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March 9, 2020  //       //  Opinion

You’ve invested in data-driven marketing… but is the team using it truly equipped for success?

By Lizzy Chesters 

As the sheer volume of data creation reaches unmanageable levels, the need for data skills has never been more crucial for businesses. Forrester calculates that between 60 to 73% of all data within an enterprise goes unused for analytics. In its ‘Dynamics of data science skills’ report, The Royal Society revealed demand for UK workers with specialist data skills has more than tripled over the last five years.

And marketing departments are not immune to this problem. In fact, our latest piece of research found one of the largest obstacles for marketing departments to become more data-driven was the lack of in-house talent with the correct skill set. But with marketing teams’ spending on data and analytics topping the list of investment priorities, according to the Gartner CMO Spend Survey 2019-2020, how can these departments be sure they have the right people in place to actually use this technology to its full potential? Companies must match any investment in technology and data tools with people who have the necessary skills to get the most value from it.

Since marketers often traditionally do not come from a data science background, this can be tricky. But a combination of in-house training and external support can set them on the path to success.

Training the entire team

When investing in any data analytics tool, thorough and ongoing training on its capabilities is imperative. But using and understanding the role of data cannot be left up to one single individual: the entire team must train to get up to speed on the tools the organisation has invested in. The power of data analytics shines through in collaboration. Everyone needs to have at least a basic level of data literacy so they can understand the data they encounter day to day and how it ladders up to the bigger story.

If budget is an issue, one way around it is to identify an individual who is truly enthusiastic about data, effectively an evangelist, who can lead and educate the rest of the team. They can act as the point of call for any questions or difficulties their peers may encounter when getting to grips with new tools. Of course, it is important to reward this person for their contribution, whether that be financially or through company-wide recognition.

That said, companies cannot neglect the soft skills. Setting aside time to educate creatives on the data being collected and what it means will pay dividends when they need to interpret the data to come up with first-rate campaigns driven by insight rather than gut feel.

Attracting the right talent

When seeking the right skills from outside the organisation, many companies fail to hire the right talent because they don’t have a comprehensive understanding of the mix of technical skills and data expertise they need. As a result, they do not use analytics professionals and data scientists to their full potential, wasting their time on activities they are overqualified for.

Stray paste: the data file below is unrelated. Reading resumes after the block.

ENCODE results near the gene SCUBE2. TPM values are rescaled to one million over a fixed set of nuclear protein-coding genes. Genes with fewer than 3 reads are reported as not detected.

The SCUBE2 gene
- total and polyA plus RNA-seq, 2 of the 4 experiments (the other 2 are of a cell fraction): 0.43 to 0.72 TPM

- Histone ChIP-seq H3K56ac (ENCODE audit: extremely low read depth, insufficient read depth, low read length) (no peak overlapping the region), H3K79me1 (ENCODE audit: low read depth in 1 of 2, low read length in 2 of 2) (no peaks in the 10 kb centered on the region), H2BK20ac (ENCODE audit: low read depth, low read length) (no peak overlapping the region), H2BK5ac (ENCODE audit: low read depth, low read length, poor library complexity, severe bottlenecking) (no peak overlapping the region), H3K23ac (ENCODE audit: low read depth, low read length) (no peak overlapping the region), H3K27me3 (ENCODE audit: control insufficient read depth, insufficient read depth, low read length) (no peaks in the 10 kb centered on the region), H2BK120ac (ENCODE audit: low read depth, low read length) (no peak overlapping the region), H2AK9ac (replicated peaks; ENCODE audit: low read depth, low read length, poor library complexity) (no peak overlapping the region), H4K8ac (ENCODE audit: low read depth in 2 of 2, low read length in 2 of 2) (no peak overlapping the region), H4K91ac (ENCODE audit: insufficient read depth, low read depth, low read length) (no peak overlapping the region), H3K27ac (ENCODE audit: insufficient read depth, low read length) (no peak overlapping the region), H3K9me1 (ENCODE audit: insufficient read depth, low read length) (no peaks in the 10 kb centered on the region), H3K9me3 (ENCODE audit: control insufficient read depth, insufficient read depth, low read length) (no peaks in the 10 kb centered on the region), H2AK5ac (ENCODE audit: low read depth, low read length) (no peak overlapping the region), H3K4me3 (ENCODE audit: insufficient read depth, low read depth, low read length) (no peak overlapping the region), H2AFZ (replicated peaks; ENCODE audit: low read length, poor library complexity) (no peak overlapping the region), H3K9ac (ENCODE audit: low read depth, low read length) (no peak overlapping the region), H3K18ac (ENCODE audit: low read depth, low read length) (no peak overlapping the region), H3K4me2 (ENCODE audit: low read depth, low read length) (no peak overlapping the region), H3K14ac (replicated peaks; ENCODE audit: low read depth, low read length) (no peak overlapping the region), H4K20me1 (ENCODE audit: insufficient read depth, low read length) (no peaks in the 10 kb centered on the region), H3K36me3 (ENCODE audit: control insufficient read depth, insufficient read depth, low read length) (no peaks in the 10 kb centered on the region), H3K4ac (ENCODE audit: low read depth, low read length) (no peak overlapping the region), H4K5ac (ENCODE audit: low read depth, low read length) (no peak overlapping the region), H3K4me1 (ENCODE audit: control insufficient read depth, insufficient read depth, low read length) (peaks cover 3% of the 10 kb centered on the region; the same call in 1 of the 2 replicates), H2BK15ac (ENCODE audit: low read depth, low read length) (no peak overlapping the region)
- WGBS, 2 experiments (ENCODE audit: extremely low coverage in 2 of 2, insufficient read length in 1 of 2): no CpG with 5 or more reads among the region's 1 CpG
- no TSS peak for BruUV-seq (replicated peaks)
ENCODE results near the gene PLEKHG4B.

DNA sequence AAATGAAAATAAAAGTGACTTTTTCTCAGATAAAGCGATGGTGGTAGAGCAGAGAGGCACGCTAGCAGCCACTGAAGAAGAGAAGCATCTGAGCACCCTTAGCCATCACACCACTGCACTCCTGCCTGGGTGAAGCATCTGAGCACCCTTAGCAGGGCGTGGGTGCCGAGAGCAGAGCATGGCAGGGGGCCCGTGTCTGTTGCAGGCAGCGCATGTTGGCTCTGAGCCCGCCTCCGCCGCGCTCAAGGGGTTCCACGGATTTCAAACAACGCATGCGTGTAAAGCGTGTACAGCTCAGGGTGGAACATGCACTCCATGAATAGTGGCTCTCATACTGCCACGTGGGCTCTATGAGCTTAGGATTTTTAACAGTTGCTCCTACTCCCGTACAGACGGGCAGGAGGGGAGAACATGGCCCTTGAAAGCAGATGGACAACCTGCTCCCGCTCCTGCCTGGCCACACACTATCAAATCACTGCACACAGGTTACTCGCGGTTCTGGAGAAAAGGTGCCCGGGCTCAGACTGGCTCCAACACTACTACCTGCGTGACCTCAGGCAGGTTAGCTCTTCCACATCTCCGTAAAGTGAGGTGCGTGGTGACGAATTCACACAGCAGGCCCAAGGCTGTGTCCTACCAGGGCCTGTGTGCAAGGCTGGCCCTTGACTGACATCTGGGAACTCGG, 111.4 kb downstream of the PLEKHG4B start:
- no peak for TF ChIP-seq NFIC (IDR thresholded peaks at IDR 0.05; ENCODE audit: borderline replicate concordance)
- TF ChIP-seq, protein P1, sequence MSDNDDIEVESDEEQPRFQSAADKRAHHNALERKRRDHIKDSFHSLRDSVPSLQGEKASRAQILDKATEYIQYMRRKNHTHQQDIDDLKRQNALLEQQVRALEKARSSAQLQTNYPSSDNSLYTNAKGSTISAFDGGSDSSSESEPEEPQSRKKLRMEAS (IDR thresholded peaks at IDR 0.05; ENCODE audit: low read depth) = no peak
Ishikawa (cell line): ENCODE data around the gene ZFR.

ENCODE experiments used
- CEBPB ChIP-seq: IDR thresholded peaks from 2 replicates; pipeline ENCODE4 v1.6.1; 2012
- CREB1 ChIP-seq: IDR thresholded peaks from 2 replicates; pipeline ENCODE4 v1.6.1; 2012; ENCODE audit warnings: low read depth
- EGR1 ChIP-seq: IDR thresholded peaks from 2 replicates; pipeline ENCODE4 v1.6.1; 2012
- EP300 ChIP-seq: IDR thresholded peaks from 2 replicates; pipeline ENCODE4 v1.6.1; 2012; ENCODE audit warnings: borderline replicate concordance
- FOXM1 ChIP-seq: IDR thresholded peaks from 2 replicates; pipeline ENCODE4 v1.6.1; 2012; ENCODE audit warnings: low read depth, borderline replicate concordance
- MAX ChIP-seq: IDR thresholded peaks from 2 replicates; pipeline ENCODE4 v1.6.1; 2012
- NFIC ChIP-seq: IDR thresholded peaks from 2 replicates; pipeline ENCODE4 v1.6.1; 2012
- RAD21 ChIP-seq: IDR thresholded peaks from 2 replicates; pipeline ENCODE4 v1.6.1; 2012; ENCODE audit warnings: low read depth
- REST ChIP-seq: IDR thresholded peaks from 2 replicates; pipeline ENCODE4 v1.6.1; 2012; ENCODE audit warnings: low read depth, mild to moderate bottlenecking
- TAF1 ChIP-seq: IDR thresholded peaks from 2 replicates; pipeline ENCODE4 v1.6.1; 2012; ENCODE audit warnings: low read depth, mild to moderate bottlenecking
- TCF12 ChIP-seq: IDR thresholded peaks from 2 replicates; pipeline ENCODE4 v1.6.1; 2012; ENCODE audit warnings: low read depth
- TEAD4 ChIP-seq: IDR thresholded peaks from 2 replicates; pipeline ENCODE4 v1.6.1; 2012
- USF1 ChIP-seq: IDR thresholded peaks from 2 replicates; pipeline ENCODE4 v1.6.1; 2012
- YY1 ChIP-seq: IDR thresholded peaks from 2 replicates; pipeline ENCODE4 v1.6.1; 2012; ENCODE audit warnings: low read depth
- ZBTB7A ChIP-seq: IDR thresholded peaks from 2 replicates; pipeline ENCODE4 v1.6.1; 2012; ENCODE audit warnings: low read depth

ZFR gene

To avoid this problem, companies need to take more effort when hiring new employees and give additional thought to exactly what skills the role requires. This step is critical and should not be rushed. A company needs to be clear about where and how it can benefit from analytics professionals and data scientists and then be explicit about how it defines success with potential candidates. The first step is to include required data skills in every job description. Secondly, during the interview process, they must thoroughly question candidates about their ability to use data directly linked to the company’s data objectives. This way, every new hire will serve to help cultivate a cohort of data experts, whose knowledge can percolate throughout the organisation and help boost their peers’ skills.  

Leverage your partners

Unfortunately, it can take hefty investment in training new talent and acquiring tools to make any impact on improving data and analytics utilisation. When in a pinch, seeking a third party with the right experience can act as a quick and easy source of expertise to get your data analytics function off the ground. Laying the foundations for great insight and analytics is something our dedicated research and measurement teams do day in, day out.

Ultimately, unused data is a valuable untapped resource that organisations cannot fail to take advantage of. Yet without the right individuals in their midst to make sense of this information, businesses are at risk of pouring money down the drain when investing in cutting-edge data analytics technology. As the volume of data worth analysing multiplies every day, companies simply don’t have time to sit back and wait for a solution. Technology must work hand in hand with talent to ensure the best return on investment, whether it be in-house or through great agency-client collaboration.

To understand other ways your marketing team can get the most value from their data, check out our Turning Data into Marketing Gold research report or drop us an email at

Lizzy Chesters is an Account Director in Allison+Partners' London Office. 

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